The Turbo mode is a special feature unique to the Honeywell product line. It maximizes the fan speed in order to more quickly purify your room’s air when you don’t mind the additional noise volume. After a using it for some time I began to appreciate it more and more.

While there are other products with somewhat similar cleaning ability like the GermGuardian AC5000E the others don’t have a Turbo high-speed feature.

What kind of filters does it use?

Honeywell HPA160 filter images
The HPA160 uses 2 standardized Type H Honeywell filters (white) also used by some other models as well. The Type B pre-filter (black) is separate and is held in the rear cover as shown.

The High Efficiency Particulate Air (HEPA) filters are used in conjunction with a pre-filter (fitted into the rear cover) which catches larger elements like hair and larger dust. It can additionally trap odors over time as well.

HEPA filters are made of very dense material and are very efficient for cleaning air. They can remove 99.97% of nasty elements in your air down to an incredibly small 0.3 microns in size. (A micron, or micrometer, is 1/1,000,000 of a meter in size).

The design allows Honeywell to share a standard size filter in different quantities for use by several different models in the product line. The HEPA filters sell for close to $20 for a 2-pack and the pre-filters for about $9 for a 2-pack as well.

As an example, the HPA060 uses 1 Type H HEPA filter. The instructions are very clear and it makes things easier and less confusing when it comes time to buy a replacement filter.

Installing the filters

Honeywell HPA160 filters image
After removing the purifier from the packaging, you’ll need to open the rear cover, remove the filters from their bags, and re-install them. It’s not hard to do, although for some reason the bottom one was a bit trickier to insert my first time.

The purifier is shipped with 2 Type H true HEPA filters which you’ll need to remove from their plastic bags and insert into their openings. Similarly, the pre-filter must be removed from the plastic bag and inserted into the filter cover/grill as shown earlier.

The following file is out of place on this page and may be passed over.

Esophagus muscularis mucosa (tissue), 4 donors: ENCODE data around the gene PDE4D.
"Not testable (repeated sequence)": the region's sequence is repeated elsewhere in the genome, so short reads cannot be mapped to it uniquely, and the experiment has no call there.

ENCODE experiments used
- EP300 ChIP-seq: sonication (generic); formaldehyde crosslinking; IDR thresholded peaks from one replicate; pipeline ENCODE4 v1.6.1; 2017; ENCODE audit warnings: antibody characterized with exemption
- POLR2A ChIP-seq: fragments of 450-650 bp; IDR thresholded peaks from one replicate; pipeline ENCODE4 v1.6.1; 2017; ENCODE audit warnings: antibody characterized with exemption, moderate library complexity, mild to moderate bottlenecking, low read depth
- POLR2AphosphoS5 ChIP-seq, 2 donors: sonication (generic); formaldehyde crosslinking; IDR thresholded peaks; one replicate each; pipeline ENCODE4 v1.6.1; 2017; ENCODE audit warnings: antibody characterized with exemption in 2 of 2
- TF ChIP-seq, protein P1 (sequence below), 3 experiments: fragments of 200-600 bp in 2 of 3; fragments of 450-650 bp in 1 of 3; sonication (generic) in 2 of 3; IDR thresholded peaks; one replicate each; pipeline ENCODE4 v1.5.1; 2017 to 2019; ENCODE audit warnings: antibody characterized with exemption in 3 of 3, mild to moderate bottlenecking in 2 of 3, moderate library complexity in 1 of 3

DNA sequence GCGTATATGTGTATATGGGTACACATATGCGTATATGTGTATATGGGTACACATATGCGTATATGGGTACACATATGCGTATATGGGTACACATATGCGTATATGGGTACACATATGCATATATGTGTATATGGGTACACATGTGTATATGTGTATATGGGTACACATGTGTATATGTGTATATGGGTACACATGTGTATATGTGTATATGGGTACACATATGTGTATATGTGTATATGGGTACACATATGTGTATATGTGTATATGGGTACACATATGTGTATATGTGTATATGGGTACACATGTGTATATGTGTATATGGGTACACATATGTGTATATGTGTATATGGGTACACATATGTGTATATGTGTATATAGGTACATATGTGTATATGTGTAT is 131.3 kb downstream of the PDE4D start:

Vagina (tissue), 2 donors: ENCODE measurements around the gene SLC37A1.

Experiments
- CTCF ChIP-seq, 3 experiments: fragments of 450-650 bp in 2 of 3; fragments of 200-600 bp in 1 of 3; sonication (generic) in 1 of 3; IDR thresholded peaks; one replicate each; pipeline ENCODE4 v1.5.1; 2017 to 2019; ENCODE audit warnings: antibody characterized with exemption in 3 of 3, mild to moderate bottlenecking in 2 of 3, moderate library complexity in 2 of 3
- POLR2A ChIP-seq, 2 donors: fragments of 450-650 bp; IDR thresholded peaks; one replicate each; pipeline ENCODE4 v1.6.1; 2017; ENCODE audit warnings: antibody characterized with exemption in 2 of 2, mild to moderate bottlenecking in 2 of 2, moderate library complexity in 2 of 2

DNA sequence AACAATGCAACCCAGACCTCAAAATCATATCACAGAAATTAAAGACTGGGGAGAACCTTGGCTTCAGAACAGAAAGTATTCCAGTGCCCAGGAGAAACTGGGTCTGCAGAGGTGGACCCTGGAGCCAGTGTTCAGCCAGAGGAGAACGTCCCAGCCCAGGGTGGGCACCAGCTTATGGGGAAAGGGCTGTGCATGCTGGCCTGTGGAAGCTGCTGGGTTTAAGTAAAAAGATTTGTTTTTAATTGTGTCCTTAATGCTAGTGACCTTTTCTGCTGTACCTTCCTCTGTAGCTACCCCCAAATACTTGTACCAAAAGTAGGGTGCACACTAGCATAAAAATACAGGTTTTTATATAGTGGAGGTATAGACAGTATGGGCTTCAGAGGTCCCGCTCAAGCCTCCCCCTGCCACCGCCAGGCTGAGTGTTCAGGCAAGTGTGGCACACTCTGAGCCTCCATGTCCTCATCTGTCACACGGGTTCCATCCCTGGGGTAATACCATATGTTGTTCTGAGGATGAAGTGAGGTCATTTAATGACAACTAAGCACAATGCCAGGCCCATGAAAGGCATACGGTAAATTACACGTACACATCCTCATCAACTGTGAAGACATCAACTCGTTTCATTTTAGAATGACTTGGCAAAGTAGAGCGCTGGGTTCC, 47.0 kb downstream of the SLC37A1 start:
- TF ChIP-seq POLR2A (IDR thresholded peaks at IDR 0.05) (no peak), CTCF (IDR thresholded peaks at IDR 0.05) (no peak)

The HEPA filters weren’t hard to install, with the exception of the bottom one a small bit. They’re inserted bottom-first at an angle into a small slot on each side. They’re then angled upward and click into place in a retaining tab at the top.

Overall I found it easy to do, however the bottom one was a bit resistant to going in on my first try.

The odor reducing pre-filter that’s included is basically a rectangular section of a filter material. It’s held in by tabs on the cover.

Here’s a list of some of the most common elements the HPA160 can remove:

  • Pet dander
  • Pet hair (thanks to the pre-filter)
  • Dust mite allergens
  • Pollen
  • Dust
  • Home construction particles
  • Smoke residue
  • Smoke odors
  • Chemical and organic odors

The pre-filter

This is a less dense, thin section that traps larger particles like hair, fuzz, and so forth before they reach the HEPA filters. It’s also treated in order to reduce odors and trap substances like that in the air.

When combined, these 2 types of filters form an effective way to clean the air. The pre-filter also reduces the need to replace the filters – which Honeywell recommends is every 12 months. 3-6 months for the pre-filter, or as needed if heavy use has occurred.

In the case of odors you need to understand that the Honeywell purifier will help, but it isn’t an instantaneous solution. It takes time for it to cycle the air and remove odors. It’s great to have, however!

Opening the rear cover

Honeywell HPA160 open cover diagram
Opening the rear cover is simple. Just 1) push down on the release tab with your thumb and 2) swing the cover down, then pull it out. There are 2 tabs at the bottom which fit into slots which are used when reinstalling it.

Do these in reverse order after replacing filters. The release tab will snap at the top indicating it’s locked into place.

It’s very simple and I don’t have any complaints. It’s also how the rival GermGuardian AC5000E is designed as well.